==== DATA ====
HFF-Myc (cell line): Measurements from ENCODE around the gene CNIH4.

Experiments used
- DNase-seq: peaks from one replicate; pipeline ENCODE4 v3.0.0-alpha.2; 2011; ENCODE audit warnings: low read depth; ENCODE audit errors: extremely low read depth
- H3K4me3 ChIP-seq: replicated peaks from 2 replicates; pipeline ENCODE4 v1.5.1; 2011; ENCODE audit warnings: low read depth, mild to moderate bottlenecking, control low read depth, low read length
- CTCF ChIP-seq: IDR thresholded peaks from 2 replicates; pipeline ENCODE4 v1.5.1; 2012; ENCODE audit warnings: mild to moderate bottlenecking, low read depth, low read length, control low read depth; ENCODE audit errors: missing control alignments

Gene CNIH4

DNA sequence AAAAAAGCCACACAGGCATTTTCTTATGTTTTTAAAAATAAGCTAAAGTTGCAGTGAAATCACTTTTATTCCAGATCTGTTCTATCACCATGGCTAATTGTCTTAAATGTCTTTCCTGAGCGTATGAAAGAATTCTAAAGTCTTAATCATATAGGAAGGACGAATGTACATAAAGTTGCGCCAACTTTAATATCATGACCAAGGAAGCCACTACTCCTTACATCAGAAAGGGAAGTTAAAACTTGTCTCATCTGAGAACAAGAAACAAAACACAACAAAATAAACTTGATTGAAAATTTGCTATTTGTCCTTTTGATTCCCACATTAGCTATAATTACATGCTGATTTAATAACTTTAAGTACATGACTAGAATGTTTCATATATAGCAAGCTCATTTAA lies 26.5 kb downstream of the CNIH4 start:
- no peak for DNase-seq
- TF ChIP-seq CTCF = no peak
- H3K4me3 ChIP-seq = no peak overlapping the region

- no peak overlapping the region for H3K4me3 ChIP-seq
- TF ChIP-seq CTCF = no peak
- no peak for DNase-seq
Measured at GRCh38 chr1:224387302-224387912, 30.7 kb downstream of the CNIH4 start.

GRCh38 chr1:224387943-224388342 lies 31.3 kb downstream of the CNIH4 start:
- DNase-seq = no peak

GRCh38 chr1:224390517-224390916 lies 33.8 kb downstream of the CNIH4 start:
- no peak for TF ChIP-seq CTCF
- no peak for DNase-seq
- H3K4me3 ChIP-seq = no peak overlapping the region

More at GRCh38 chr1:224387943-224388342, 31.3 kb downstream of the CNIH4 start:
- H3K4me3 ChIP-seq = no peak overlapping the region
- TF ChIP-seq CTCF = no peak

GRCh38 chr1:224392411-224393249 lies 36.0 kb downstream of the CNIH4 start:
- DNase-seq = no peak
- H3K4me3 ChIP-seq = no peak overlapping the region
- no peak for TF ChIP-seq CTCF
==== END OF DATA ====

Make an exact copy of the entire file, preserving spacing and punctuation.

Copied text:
HFF-Myc (cell line): Measurements from ENCODE around the gene CNIH4.

Experiments used
- DNase-seq: peaks from one replicate; pipeline ENCODE4 v3.0.0-alpha.2; 2011; ENCODE audit warnings: low read depth; ENCODE audit errors: extremely low read depth
- H3K4me3 ChIP-seq: replicated peaks from 2 replicates; pipeline ENCODE4 v1.5.1; 2011; ENCODE audit warnings: low read depth, mild to moderate bottlenecking, control low read depth, low read length
- CTCF ChIP-seq: IDR thresholded peaks from 2 replicates; pipeline ENCODE4 v1.5.1; 2012; ENCODE audit warnings: mild to moderate bottlenecking, low read depth, low read length, control low read depth; ENCODE audit errors: missing control alignments

Gene CNIH4

DNA sequence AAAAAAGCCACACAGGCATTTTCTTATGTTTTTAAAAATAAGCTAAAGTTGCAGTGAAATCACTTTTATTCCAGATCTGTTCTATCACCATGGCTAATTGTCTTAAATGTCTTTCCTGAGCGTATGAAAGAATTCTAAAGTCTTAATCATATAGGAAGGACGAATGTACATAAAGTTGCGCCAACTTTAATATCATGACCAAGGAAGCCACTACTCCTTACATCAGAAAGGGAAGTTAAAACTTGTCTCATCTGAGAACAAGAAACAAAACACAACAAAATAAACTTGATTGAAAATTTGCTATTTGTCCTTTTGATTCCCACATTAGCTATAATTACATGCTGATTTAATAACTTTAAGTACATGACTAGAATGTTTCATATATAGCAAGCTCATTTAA lies 26.5 kb downstream of the CNIH4 start:
- no peak for DNase-seq
- TF ChIP-seq CTCF = no peak
- H3K4me3 ChIP-seq = no peak overlapping the region

- no peak overlapping the region for H3K4me3 ChIP-seq
- TF ChIP-seq CTCF = no peak
- no peak for DNase-seq
Measured at GRCh38 chr1:224387302-224387912, 30.7 kb downstream of the CNIH4 start.

GRCh38 chr1:224387943-224388342 lies 31.3 kb downstream of the CNIH4 start:
- DNase-seq = no peak

GRCh38 chr1:224390517-224390916 lies 33.8 kb downstream of the CNIH4 start:
- no peak for TF ChIP-seq CTCF
- no peak for DNase-seq
- H3K4me3 ChIP-seq = no peak overlapping the region

More at GRCh38 chr1:224387943-224388342, 31.3 kb downstream of the CNIH4 start:
- H3K4me3 ChIP-seq = no peak overlapping the region
- TF ChIP-seq CTCF = no peak

GRCh38 chr1:224392411-224393249 lies 36.0 kb downstream of the CNIH4 start:
- DNase-seq = no peak
- H3K4me3 ChIP-seq = no peak overlapping the region
- no peak for TF ChIP-seq CTCF